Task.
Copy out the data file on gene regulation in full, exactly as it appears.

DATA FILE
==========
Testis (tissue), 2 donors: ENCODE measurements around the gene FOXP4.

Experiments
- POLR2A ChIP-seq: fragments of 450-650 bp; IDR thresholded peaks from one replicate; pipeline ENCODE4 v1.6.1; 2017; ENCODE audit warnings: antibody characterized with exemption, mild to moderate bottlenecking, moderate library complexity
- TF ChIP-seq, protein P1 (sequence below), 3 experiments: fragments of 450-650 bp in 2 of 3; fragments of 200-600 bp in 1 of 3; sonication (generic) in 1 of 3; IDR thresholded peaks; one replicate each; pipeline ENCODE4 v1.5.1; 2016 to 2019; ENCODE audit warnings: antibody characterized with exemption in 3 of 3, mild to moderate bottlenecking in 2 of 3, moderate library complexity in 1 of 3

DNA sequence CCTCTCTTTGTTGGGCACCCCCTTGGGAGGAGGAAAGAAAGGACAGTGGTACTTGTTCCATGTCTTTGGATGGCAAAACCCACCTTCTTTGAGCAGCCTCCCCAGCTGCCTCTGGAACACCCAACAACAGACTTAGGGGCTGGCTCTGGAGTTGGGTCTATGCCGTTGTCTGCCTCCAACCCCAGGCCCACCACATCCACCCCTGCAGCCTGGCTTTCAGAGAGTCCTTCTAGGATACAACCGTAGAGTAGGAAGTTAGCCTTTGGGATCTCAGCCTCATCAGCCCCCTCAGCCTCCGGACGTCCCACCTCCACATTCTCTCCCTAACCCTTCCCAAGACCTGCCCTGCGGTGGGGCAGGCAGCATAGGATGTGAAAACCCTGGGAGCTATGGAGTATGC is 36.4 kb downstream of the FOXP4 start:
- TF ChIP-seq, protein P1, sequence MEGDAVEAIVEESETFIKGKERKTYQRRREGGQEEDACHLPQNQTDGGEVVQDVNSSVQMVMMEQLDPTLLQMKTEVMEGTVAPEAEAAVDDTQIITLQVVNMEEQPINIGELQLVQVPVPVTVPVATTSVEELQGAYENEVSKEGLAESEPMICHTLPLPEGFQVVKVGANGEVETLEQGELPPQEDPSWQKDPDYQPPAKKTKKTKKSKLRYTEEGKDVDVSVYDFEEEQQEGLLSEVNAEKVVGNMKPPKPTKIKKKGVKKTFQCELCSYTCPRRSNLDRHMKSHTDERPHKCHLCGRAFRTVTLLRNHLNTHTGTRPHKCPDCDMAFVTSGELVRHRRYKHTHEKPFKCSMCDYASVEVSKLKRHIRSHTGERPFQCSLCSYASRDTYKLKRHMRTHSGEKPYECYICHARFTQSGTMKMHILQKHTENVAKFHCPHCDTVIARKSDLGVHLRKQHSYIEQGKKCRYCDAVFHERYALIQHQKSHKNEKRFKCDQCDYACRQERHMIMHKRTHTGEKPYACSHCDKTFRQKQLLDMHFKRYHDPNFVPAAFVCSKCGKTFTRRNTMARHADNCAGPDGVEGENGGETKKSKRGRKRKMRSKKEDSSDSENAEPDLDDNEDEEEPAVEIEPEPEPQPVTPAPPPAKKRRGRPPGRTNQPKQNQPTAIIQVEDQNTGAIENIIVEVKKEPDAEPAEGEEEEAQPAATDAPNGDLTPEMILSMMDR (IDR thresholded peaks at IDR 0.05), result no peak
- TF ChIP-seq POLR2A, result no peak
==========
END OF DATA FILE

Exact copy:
Testis (tissue), 2 donors: ENCODE measurements around the gene FOXP4.

Experiments
- POLR2A ChIP-seq: fragments of 450-650 bp; IDR thresholded peaks from one replicate; pipeline ENCODE4 v1.6.1; 2017; ENCODE audit warnings: antibody characterized with exemption, mild to moderate bottlenecking, moderate library complexity
- TF ChIP-seq, protein P1 (sequence below), 3 experiments: fragments of 450-650 bp in 2 of 3; fragments of 200-600 bp in 1 of 3; sonication (generic) in 1 of 3; IDR thresholded peaks; one replicate each; pipeline ENCODE4 v1.5.1; 2016 to 2019; ENCODE audit warnings: antibody characterized with exemption in 3 of 3, mild to moderate bottlenecking in 2 of 3, moderate library complexity in 1 of 3

DNA sequence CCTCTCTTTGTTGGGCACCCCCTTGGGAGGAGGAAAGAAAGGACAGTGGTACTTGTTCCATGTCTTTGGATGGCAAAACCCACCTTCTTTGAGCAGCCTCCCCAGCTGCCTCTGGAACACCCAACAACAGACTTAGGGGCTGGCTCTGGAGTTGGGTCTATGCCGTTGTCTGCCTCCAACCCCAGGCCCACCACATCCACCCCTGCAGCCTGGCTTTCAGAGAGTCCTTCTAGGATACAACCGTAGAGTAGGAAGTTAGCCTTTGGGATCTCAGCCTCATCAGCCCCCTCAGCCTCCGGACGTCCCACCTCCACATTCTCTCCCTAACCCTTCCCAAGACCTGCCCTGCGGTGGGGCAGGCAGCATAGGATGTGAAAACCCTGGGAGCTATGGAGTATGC is 36.4 kb downstream of the FOXP4 start:
- TF ChIP-seq, protein P1, sequence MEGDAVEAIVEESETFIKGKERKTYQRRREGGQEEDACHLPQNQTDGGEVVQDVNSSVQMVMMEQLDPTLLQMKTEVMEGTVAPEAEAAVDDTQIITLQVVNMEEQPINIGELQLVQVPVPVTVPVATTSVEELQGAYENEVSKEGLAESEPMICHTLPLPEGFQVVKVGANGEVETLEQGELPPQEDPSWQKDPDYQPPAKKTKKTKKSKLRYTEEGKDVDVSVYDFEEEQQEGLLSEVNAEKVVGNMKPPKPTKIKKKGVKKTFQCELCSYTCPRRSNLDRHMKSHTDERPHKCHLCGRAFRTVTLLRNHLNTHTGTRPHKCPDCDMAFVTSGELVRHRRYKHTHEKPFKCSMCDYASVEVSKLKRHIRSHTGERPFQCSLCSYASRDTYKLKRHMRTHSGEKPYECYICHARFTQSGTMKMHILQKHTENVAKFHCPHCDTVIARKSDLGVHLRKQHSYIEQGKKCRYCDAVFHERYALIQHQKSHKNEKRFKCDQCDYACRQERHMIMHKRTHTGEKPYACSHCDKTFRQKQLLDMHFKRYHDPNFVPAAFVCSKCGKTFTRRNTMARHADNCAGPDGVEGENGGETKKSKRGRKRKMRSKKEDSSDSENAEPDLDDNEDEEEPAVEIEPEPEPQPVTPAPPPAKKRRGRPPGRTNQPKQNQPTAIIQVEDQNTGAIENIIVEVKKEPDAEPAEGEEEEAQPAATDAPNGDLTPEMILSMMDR (IDR thresholded peaks at IDR 0.05), result no peak
- TF ChIP-seq POLR2A, result no peak